In the Nicholas Carr’s book, The Shallows: What the Internet is Doing to Our Brains, the third chapter, “Tools of the Mind,” Carr talks about the human brain and “intellectual maturation”. Human brains develop over periods of time with the in inclusion of technology. He tells us how clocks and maps are heavily relied upon, and how they shape us as people. One part that really stood out to me was when he stated, “Every technology is an expression of human will. Through our tools, we seek to expand our power and control over our circumstances—over nature, over time and distance, over one another.” He continues to say that our technologies are in four categories:
1. plowing needle/fighter jets/plows – extends physical strength and dexterity
2. microscope/amplifier/Geiger Counter – extends sensitivity of our senses
3. birth control pills/corn plant – reshape nature to better serve our needs and desires
4. map/clock – support mental powers
Anyways, the reason why I’m bringing this up is because our intellectual technologies [map/clock] have the greatest power. In my eyes, a computer does not extend your physical strength, or extend your sensitivity of your senses. It somewhat reshapes nature because of the use of electricity, wifi, and sometimes new things are built to extend technology – but a computer more than anything supports your brain, your mental power. They keep your minds running. Carr explained them [intellectual technologies] as “our most intimate tools, the ones we use for self-expression, for shaping personal and public identity, and for cultivating relations with others”. People use computers for self-expression of some sort [finding things of your liking] shaping personal and public identity, [making a profile on the internet] and cultivating relations with others [keep in touch with people].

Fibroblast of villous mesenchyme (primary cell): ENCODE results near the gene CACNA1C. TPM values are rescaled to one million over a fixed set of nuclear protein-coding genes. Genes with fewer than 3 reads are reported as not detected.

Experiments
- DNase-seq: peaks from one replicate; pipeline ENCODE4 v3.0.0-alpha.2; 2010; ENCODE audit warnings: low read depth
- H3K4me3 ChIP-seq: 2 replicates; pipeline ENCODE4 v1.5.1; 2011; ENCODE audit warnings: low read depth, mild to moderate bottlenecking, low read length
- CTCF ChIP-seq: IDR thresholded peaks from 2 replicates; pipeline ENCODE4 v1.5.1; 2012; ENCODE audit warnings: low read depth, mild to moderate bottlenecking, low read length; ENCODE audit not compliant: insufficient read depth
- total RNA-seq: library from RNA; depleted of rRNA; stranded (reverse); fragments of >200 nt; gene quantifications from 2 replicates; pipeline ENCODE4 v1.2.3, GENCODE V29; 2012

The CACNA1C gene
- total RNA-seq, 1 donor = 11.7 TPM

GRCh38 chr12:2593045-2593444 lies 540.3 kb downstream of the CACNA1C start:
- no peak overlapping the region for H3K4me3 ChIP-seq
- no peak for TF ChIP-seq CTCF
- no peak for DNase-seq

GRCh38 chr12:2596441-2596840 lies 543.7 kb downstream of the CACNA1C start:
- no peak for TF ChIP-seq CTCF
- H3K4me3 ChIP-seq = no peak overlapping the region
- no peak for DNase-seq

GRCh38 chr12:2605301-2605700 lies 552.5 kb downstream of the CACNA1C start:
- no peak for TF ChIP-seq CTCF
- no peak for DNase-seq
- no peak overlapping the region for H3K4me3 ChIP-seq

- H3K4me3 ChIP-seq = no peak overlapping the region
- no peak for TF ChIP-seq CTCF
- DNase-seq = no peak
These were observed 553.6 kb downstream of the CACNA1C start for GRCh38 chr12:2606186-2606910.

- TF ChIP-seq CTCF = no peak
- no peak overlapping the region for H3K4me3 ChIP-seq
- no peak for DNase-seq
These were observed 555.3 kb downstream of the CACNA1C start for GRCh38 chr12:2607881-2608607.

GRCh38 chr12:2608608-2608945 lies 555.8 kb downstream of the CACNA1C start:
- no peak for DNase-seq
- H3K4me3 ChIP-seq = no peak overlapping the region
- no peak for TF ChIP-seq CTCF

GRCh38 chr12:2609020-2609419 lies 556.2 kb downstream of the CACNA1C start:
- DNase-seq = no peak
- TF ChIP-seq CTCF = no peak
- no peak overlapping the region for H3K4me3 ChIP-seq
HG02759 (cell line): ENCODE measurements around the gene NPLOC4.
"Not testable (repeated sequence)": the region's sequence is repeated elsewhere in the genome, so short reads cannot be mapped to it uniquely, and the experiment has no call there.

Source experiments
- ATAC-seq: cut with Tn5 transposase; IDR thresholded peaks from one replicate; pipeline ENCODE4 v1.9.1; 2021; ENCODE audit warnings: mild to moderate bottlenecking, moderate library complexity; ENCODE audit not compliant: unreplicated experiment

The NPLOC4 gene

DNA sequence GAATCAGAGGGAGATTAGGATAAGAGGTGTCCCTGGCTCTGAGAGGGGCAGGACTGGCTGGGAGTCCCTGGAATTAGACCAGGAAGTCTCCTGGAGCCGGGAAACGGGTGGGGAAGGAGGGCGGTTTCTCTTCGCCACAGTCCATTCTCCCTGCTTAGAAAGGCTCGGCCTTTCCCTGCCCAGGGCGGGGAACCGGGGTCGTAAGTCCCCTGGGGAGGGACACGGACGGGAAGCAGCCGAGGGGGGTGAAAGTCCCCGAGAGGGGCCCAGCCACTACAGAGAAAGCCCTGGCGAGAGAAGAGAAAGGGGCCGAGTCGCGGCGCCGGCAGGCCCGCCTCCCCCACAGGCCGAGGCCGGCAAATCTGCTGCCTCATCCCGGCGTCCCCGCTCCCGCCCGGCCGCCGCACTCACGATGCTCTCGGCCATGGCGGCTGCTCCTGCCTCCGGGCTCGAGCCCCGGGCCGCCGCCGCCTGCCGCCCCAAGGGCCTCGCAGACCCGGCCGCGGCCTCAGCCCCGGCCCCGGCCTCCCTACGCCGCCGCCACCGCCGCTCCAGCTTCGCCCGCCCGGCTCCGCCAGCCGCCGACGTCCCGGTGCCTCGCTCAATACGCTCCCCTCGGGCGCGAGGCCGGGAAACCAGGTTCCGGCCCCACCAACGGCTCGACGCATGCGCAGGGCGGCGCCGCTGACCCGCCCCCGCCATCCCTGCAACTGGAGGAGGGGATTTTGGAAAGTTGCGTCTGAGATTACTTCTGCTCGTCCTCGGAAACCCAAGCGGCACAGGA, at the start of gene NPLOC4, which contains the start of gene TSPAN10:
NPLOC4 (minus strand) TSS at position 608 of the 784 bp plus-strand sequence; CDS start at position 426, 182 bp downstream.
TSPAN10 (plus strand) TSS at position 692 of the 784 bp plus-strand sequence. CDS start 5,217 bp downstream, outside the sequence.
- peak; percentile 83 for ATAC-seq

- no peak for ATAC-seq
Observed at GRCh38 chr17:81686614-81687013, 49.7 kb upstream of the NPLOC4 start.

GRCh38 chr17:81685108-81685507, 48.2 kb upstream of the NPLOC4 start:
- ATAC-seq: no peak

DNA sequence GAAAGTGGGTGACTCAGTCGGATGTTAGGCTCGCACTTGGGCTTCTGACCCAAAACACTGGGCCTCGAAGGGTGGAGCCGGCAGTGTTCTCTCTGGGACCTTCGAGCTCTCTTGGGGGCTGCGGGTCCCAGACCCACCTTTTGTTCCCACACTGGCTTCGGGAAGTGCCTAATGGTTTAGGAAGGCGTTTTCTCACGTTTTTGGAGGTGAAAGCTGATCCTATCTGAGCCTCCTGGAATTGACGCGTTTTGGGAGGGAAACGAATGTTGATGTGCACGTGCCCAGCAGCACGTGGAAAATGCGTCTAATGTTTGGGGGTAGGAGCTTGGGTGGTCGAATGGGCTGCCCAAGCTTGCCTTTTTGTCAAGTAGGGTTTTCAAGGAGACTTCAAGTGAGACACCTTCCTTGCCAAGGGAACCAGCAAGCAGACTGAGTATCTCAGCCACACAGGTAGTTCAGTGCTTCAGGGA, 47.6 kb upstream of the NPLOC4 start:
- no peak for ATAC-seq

To me, it’s nice to see people using computers for self-expression because it encourages me to use it for my own self expression, too. However, as people, we need to make sure we are not confusing our self expression in the digital world and reality. Expressing yourself over the internet with words, letters, pictures, and videos can be very different from expressing yourself in person, to another person. We need to make sure the self-expression through the internet does not allow us to lose the ability to properly communicate in person with reality.
Nicholas G. Carr. The Shallows: How the Internet Is Changing the Way We Think, Read and Remember (Kindle Locations 735-736). Atlantic. Kindle Edition.